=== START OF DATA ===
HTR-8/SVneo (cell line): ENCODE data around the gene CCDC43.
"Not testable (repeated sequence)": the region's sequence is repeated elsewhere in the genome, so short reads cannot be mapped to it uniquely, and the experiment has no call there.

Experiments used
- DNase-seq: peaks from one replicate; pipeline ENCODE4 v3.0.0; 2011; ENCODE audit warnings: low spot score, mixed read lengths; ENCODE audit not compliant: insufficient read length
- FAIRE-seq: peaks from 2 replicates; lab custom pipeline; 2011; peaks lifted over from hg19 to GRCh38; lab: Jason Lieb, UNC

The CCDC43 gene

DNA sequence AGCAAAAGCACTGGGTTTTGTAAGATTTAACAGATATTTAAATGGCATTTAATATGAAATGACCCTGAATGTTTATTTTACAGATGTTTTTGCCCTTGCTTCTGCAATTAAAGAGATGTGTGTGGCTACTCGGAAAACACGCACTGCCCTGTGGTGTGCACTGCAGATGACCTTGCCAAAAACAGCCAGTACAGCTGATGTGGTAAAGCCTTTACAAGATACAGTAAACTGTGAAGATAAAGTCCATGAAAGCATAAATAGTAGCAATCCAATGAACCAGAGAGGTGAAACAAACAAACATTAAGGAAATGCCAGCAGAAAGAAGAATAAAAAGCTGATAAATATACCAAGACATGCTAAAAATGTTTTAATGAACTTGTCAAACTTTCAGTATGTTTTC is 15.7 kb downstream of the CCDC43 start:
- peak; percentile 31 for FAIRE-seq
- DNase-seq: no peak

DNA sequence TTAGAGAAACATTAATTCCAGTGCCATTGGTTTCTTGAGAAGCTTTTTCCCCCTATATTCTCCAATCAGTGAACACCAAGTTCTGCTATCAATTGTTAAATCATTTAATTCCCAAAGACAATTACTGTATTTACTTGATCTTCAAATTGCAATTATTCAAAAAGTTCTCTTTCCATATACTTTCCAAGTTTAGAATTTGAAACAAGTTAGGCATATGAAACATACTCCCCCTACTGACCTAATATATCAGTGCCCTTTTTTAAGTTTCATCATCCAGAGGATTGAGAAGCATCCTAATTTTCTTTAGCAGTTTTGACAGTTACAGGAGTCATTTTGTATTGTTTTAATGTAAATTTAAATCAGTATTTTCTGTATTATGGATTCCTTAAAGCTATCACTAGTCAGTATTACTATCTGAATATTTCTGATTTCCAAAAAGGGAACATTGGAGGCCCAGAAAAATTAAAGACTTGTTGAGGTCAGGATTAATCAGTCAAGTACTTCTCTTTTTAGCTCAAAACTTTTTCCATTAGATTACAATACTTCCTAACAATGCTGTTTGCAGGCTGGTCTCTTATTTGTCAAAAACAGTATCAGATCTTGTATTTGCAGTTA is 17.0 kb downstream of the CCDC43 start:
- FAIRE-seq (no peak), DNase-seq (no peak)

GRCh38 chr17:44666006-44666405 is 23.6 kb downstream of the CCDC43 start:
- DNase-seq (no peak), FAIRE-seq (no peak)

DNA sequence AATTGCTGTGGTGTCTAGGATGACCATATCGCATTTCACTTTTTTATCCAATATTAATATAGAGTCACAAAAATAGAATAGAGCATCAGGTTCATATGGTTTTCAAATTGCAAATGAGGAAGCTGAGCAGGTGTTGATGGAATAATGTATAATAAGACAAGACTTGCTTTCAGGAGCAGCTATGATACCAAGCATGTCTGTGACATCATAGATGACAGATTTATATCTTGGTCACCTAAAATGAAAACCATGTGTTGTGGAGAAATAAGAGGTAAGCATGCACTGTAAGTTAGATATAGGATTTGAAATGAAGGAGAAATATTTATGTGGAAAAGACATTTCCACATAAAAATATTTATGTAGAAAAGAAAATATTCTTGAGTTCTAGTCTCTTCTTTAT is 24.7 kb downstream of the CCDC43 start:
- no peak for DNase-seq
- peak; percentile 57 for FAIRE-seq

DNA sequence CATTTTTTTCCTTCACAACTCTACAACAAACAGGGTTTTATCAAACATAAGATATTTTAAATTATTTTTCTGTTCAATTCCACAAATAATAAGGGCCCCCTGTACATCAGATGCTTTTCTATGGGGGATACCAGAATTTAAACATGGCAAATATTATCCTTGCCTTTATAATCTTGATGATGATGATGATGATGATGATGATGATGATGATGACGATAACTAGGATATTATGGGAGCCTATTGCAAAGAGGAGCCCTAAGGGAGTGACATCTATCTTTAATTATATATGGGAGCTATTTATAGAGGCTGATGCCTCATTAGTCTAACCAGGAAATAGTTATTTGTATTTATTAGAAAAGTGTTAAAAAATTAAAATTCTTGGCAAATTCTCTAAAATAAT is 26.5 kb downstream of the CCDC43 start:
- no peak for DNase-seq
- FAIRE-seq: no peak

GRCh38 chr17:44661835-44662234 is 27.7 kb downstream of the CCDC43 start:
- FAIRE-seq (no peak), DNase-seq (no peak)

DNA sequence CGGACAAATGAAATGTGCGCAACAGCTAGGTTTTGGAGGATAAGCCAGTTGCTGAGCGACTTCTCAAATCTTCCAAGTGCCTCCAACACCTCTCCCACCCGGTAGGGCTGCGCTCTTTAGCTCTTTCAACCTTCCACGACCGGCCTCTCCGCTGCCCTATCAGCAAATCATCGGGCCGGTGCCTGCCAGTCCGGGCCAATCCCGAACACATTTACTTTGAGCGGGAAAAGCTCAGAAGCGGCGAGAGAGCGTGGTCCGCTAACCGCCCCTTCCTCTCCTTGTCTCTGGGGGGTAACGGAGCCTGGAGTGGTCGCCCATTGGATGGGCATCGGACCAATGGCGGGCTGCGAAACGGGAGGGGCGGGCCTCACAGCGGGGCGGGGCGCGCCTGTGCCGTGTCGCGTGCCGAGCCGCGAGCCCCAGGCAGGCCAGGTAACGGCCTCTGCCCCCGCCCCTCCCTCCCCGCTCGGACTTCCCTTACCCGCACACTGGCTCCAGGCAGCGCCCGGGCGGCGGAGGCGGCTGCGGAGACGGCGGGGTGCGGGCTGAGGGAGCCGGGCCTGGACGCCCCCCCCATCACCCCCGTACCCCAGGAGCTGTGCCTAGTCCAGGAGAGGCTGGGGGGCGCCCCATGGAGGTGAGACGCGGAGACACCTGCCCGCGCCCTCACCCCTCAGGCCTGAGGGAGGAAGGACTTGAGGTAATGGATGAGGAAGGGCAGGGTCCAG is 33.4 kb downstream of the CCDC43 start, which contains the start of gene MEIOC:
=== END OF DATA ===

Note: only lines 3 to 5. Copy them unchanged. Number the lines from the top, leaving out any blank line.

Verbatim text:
Experiments used
- DNase-seq: peaks from one replicate; pipeline ENCODE4 v3.0.0; 2011; ENCODE audit warnings: low spot score, mixed read lengths; ENCODE audit not compliant: insufficient read length
- FAIRE-seq: peaks from 2 replicates; lab custom pipeline; 2011; peaks lifted over from hg19 to GRCh38; lab: Jason Lieb, UNC